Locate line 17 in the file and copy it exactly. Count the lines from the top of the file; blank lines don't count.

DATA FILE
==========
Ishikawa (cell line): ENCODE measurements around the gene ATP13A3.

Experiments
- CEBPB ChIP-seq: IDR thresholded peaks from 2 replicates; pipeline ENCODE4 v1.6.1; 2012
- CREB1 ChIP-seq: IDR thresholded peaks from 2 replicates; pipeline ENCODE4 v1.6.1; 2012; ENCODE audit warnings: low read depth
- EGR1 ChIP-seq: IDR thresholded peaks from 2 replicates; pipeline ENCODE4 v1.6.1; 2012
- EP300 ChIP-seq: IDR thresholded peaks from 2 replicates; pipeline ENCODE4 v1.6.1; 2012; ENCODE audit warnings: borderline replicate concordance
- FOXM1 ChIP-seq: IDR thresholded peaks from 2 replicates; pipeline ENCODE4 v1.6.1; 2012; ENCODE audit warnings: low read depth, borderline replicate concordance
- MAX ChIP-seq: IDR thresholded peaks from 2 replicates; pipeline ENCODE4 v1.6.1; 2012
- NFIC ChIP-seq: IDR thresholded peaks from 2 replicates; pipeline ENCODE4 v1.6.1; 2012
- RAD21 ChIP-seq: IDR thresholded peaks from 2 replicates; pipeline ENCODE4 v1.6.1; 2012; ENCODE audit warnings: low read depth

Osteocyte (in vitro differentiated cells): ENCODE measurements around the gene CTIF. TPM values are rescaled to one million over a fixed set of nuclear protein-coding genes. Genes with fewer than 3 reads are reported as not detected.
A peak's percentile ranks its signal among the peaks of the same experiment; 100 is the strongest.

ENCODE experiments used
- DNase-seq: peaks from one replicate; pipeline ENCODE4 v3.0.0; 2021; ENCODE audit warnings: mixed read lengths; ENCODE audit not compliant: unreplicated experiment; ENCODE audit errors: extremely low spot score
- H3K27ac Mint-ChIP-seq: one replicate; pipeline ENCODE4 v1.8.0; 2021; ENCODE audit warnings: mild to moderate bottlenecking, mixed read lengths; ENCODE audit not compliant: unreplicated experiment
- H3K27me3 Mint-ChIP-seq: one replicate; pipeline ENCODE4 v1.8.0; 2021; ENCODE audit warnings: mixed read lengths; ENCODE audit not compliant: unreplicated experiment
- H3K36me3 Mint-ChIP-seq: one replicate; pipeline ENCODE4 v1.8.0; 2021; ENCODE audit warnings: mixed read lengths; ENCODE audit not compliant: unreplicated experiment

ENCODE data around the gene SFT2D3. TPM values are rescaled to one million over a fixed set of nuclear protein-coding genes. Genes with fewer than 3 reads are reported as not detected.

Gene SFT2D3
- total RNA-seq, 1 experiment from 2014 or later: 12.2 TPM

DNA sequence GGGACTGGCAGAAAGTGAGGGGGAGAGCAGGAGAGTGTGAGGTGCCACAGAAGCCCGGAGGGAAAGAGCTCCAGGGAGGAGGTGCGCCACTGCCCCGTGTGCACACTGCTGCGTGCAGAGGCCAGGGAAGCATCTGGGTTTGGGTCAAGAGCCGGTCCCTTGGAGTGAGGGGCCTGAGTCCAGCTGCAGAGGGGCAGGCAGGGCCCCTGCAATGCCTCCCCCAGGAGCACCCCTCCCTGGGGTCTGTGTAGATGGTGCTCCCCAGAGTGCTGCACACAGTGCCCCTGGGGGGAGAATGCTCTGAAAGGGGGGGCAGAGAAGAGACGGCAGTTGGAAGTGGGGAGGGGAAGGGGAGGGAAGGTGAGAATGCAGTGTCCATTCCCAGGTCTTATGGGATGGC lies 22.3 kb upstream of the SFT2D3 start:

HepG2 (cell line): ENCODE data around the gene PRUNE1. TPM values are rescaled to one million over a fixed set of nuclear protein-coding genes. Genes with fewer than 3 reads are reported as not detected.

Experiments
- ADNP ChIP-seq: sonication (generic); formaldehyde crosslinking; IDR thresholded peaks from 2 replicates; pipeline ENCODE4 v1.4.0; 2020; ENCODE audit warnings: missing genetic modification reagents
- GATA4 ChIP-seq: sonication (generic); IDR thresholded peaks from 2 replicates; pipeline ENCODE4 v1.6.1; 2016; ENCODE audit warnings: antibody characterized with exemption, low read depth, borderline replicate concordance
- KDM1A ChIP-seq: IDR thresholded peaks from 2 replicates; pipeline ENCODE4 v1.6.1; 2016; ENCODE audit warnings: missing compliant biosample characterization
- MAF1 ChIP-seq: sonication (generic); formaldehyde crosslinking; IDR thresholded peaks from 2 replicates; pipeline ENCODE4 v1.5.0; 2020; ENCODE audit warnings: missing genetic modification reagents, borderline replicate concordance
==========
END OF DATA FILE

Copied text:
- H3K36me3 Mint-ChIP-seq: one replicate; pipeline ENCODE4 v1.8.0; 2021; ENCODE audit warnings: mixed read lengths; ENCODE audit not compliant: unreplicated experiment